The least expensive time to catch manufacturing errors is not on the shop floor. Using a PCB digital twin, manufacturers can catch these errors earlier in the design process. Fixing these errors earlier is easier and more cost-effective to make changes. So, what’s a digital twin and how can it help us with manufacturing challenges today?
What is a PCB digital twin?
As described in this blog post, a digital twin is a virtual model of both the product and production process. Digital twins enable processes to be simulated and corrected before implementation on the shop floor. Better designs make it more likely that the first batch will be exactly right.
This infographic explains that the PCB assembly digital twin is a comprehensive virtual model of the printed circuit board assembly, inspection, and testing processes. It provides fully synchronized data across the enterprise.
Why now? Four challenges driving the need for PCB digital twins
Flexibility is the central theme for electronics manufacturer success today. Manufacturers need to be flexible in product customization and manufacturing production. But they also need to adapt to new market demands and encouraging traditionally separated teams to collaborate throughout the design process.
These challenges are driving the need for PCB digital twins:
- Decreased batch sizes: Increases in production customization leads to reduced lot sizes. Smaller project sizes raise the importance of accuracy and first-time-right boards to maintain profitability.
- Disconnected mechanical and electrical domains: Mechanical design changes often don’t consider electronics characteristics and vice versa. Shifting to a single unified data set shared between the domains is critical to overcoming challenges with increasingly complex designs.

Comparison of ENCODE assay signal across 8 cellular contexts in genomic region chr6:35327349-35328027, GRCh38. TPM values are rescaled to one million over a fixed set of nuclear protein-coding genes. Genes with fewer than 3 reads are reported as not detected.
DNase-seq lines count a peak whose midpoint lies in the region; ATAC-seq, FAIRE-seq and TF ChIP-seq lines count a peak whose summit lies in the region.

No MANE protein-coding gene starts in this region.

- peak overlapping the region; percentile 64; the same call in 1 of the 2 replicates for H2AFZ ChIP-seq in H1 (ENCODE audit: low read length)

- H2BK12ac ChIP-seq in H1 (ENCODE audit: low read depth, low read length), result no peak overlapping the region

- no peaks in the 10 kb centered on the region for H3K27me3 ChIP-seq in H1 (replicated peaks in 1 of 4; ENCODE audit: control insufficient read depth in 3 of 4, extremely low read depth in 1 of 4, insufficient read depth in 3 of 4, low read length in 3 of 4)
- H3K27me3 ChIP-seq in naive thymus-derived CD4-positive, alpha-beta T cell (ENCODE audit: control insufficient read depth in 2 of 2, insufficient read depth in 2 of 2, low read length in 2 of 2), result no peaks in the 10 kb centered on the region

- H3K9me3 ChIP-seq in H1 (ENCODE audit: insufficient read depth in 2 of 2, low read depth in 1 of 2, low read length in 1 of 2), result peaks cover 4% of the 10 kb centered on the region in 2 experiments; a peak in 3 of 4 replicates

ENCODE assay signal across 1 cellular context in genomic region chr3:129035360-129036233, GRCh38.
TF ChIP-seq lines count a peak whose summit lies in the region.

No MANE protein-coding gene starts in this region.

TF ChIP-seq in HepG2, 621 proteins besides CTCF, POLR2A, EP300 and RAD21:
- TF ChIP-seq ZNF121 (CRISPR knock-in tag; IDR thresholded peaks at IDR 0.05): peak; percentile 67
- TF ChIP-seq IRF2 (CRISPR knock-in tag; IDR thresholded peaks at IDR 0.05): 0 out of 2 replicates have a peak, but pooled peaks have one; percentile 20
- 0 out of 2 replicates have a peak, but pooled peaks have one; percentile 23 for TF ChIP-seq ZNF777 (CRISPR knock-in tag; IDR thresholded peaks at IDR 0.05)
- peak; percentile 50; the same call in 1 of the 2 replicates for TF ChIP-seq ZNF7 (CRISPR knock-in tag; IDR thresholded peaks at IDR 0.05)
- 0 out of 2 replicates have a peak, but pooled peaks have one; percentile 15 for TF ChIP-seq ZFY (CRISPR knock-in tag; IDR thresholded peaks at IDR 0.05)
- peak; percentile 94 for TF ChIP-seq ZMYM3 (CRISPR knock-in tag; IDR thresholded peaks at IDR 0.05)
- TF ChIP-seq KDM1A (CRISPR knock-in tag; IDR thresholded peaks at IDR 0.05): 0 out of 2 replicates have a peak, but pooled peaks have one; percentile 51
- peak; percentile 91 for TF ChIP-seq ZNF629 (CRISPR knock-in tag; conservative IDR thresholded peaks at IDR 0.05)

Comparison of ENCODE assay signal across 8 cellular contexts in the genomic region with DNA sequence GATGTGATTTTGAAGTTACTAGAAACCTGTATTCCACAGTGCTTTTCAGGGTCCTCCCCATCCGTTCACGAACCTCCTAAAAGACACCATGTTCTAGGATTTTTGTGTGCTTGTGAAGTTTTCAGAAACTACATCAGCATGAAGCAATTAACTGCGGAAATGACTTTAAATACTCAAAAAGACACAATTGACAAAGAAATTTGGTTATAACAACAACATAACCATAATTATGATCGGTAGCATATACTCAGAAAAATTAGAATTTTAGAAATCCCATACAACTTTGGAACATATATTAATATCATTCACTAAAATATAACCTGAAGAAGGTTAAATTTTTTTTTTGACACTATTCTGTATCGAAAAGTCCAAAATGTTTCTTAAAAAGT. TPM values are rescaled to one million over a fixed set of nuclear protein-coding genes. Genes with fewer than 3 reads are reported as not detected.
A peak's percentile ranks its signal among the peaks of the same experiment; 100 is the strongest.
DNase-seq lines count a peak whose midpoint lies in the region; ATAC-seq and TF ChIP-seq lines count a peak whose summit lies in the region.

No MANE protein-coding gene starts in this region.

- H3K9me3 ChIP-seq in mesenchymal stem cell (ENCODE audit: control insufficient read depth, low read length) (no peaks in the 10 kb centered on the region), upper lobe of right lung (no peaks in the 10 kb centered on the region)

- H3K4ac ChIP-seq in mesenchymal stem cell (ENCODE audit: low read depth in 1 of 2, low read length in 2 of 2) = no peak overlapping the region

- Supply chain disruptions requiring manufacturing flexibility: These disruptions challenge product vendors to quickly shift their operations from region to region. Global production agility involves digitalizing manufacturing processes for easy migration among vendors, each with its own production lines and machinery setup.
- Siloed testing and inspection machinery: Time-consuming and error-prone manual transfer of critical information from system to system. Since most testing and inspection machines include proprietary software, manufacturers must manage these self-contained silos.
Learn more about improving production yields, increasing profitability, and reducing errors on the production line by using a comprehensive digital twin to provide fully synchronized data across the enterprise.